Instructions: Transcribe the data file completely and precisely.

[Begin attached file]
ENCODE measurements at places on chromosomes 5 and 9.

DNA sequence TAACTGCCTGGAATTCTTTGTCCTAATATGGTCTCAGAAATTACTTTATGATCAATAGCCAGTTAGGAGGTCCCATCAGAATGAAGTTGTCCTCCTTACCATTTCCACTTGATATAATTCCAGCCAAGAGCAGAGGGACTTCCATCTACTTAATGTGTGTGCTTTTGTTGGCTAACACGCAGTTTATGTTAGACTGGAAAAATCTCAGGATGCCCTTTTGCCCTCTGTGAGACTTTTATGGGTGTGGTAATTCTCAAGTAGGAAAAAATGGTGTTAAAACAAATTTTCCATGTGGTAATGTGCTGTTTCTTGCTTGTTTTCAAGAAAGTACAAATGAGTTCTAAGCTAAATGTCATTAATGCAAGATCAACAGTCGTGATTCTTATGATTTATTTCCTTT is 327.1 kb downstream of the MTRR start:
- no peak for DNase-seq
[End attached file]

ENCODE measurements at places on chromosomes 5 and 9.

DNA sequence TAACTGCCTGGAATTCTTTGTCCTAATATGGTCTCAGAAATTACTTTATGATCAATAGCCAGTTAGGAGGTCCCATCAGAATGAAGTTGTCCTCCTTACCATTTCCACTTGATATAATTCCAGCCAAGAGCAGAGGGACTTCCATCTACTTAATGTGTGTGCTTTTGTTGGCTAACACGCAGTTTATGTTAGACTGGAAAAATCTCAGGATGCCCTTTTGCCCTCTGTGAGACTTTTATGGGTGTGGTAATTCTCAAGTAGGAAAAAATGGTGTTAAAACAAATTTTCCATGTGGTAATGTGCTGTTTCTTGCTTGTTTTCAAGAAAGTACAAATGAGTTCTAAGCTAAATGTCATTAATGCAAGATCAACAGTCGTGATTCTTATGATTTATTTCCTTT is 327.1 kb downstream of the MTRR start:
- no peak for DNase-seq